Political Updates. I post periodic political updates during the week on Twitter. You can follow me at @kenrudin. Time for two questions from readers:
Q: In the wake of Rep. Allen West's revelation that 78 to 81 Democrats in Congress are members of the Communist Party, I ask you: Has there ever been a member of Congress who at any time in his/her life belonged to the Communist Party? — Eli Taub, Los Altos, Calif.
A: For those of you not familiar with this story, West, a freshman House member from Florida, was asked earlier this month at a town hall meeting, "What percentage of the American legislature do you think are card-carrying Marxists or International Socialists?" West responded, "It's a good question. I believe there's about 78 to 81 members of the Democrat Party who are members of the Communist Party. ... It's called the Congressional Progressive Caucus." West spokesperson Angela Melvin, asked by the Miami Herald for an explanation, said this:
"The congressman was referring to the 76 members of the Congressional Progressive Caucus. The Communist Party has publicly referred to the Progressive Caucus as its allies. The Progressive Caucus speaks for itself. These individuals certainly aren't proponents of free markets or individual economic freedom."
West further elaborated on Facebook, according to the Herald:
"I stand by the point of my comments. The press wants to write gotcha stories and talk semantics, but just look at the words and actions of the Progressive Caucus. You can call them socialist, Marxist, communist or whatever you want, but the point is, they oppose free markets and individual economic freedom, they want to redistribute wealth, and they want to see the nation fundamentally transformed. Their policies are destructive and I will stand up to them regardless of the critics. Members of this Caucus lavished praise on Fidel Castro following a 2009 visit, just to name one example. The Communist Party USA claims the Progressive Caucus as its 'ally.'"
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U.S. Communists have been running for office for decades. Above, the Party's presidential ticket in 1936.
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As for your question: While candidates have been running for Congress under the Communist Party banner for decades, none has ever been elected. And I can think of no member of Congress who ever was a member of the Communist Party, either before or after (or during!) his or her tenure in office.
There of course have been numerous claims about the president being a Communist, and it hardly started with the current president. I recall Robert Welch, the founder of the John Birch Society, writing in the 1950s that Dwight Eisenhower was a "dedicated, conscious agent of the Communist conspiracy." And just last year, Rep. Paul Braun (R-Ga.) said this on the House floor:
"In fact, Franklin Delano Roosevelt sent his advisers, his close friends, his Cabinet people to go visit with Stalin in communist Russia to study what he was doing, what Stalin was doing there, so that FDR could replicate it here in the United States. And he did everything that he possibly could to do so."
Still, my guess is that no U.S. president has ever been a secret member of the Communist Party.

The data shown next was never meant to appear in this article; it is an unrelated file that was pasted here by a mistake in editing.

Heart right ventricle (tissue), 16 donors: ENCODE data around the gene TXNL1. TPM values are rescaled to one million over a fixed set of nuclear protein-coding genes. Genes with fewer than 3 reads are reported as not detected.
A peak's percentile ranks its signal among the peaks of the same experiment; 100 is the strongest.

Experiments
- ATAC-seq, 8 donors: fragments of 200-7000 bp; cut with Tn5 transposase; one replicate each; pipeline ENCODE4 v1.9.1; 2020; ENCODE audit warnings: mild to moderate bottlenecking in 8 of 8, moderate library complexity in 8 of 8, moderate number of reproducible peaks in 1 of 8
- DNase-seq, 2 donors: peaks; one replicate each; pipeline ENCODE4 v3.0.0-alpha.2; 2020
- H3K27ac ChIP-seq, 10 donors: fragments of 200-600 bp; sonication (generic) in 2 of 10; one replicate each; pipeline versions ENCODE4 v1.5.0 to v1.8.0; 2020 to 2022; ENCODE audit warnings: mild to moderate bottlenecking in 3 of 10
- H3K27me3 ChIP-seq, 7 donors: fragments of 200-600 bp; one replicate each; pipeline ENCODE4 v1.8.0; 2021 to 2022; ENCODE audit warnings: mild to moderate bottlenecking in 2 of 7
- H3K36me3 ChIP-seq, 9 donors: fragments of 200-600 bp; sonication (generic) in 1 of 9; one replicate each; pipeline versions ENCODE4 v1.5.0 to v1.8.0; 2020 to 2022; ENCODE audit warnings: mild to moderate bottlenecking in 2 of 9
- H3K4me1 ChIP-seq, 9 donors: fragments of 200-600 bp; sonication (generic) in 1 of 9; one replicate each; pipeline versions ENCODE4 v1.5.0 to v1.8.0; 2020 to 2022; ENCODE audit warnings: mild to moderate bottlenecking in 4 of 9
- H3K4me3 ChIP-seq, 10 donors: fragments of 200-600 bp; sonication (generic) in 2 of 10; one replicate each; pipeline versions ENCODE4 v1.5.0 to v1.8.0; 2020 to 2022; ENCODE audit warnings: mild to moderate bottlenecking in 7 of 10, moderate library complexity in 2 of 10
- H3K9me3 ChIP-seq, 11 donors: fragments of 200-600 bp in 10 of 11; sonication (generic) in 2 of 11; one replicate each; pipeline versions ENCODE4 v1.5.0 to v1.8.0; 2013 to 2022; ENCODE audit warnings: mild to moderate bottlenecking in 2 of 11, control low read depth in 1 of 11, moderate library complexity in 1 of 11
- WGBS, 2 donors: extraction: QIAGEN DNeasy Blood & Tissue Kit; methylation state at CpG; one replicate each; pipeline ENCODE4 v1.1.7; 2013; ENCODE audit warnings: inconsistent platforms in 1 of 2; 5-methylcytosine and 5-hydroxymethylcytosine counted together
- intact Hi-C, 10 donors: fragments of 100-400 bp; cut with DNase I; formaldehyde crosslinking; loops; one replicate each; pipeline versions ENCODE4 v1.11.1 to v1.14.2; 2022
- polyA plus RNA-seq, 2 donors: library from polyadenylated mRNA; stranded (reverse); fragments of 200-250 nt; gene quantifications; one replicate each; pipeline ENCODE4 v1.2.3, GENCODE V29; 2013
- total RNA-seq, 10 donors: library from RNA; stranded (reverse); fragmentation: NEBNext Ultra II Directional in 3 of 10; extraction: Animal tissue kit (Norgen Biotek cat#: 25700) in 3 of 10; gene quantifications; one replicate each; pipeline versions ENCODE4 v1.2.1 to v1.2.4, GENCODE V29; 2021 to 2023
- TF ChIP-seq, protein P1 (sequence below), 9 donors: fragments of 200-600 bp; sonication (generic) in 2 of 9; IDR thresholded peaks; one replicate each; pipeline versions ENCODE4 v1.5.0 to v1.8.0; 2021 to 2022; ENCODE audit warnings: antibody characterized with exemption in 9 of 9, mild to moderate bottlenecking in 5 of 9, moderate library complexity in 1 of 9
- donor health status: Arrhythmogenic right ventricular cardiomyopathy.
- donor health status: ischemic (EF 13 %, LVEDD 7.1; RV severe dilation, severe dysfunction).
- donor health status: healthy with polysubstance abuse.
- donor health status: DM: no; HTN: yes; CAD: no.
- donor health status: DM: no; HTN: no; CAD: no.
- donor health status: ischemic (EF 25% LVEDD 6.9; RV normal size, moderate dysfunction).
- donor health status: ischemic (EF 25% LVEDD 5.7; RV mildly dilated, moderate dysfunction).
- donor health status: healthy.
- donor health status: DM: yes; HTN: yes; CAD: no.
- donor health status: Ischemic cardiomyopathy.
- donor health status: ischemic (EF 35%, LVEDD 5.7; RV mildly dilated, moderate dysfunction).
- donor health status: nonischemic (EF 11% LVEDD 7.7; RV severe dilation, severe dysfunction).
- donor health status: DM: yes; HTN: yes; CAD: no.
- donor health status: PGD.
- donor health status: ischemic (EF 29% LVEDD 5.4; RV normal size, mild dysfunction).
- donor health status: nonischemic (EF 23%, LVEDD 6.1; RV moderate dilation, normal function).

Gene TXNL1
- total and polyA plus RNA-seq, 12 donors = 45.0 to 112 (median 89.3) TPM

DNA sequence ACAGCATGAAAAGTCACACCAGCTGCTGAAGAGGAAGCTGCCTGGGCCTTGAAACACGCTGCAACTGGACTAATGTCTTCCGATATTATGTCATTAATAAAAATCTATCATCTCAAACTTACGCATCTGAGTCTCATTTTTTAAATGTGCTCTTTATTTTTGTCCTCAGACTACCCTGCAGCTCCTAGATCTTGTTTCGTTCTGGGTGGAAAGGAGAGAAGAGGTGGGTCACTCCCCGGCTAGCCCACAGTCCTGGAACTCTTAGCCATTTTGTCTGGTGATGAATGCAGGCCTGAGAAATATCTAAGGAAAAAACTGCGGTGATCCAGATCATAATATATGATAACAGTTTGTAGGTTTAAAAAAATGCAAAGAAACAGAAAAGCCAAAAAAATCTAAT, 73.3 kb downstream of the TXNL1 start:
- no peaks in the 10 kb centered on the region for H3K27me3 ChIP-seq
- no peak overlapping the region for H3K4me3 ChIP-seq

Q: What is the highest number of states that an eventual major-party nominee lost during the primary season? And did that nominee win the general election in November? — Travis Gray, Honolulu, Haw.
A: Barack Obama lost 20 primaries, not including the disputed contests in Michigan and Florida, to Hillary Clinton in 2008, and of course went on to win the White House.
Political Junkie segment on Talk of the Nation. Each Wednesday at 2 p.m. ET, the Political Junkie segment appears on Talk of the Nation (NPR's call-in program), hosted by Neal Conan with me adding color commentary, where you can, sometimes, hear interesting conversation, useless trivia questions, and sparkling jokes. I was out of town last week, visiting our crack StateImpact team in Idaho at Boise State Public Radio, but you can click on the link below to hear the April 11 show.
Similarly, I missed last week's "It's All Politics" podcast as well, but this link will get you the April 12 edition.
And Don't Forget ScuttleButton. ScuttleButton, America's favorite waste-of-time button puzzle, can be found in this spot every Monday. A randomly-selected winner will be announced every Wednesday during the Political Junkie segment on NPR's Talk of the Nation. You still have time to submit your answer to the most recent contest, which you can see here. Not only is there incredible joy in deciphering the answer, but the winner gets a TOTN t-shirt!
Previous winner: Robert Marlow of Annandale, N.J.
Reminder: Don't forget to send your pick for Mitt Romney's running mate. Guaranteed huge prize for the lucky winner. Send it to firstname.lastname@example.org.
ON THE CALENDAR:
April 24 — Primaries in Connecticut, Delaware, New York, Pennsylvania and Rhode Island. Congressional primaries in Pennsylvania.
May 8 — Presidential and congressional primaries in Indiana, North Carolina and West Virginia. GOP Senate primary to watch: incumbent Dick Lugar vs. challenger Richard Mourdock in Indiana. Also: Wisconsin Democratic gov. recall primary.
May 15 — Presidential and congressional primaries in Idaho, Nebraska and Oregon.
May 18 — Filing deadline in Washington State. Just in case lame duck Rep. Dennis Kucinich (D-Ohio) is thinking about it.
May 22 — Presidential and congressional primaries in Arkansas and Kentucky.
Mailing list. To receive a weekly email alert about the new column and ScuttleButton puzzle, contact me at email@example.com.
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This day in political history: Two days after the resignation of South Vietnam President Nguyen Van Thieu, a clear sign that the war was lost, President Ford urges the American people to put Vietnam behind them and not debate who was responsible for its conclusion. Ford, speaking at Tulane University, says, "I ask tonight that we stop refighting the battles and recriminations of the past," and he calls for a "great national reconciliation" (April 23, 1975).
Got a question? Ask Ken Rudin: firstname.lastname@example.org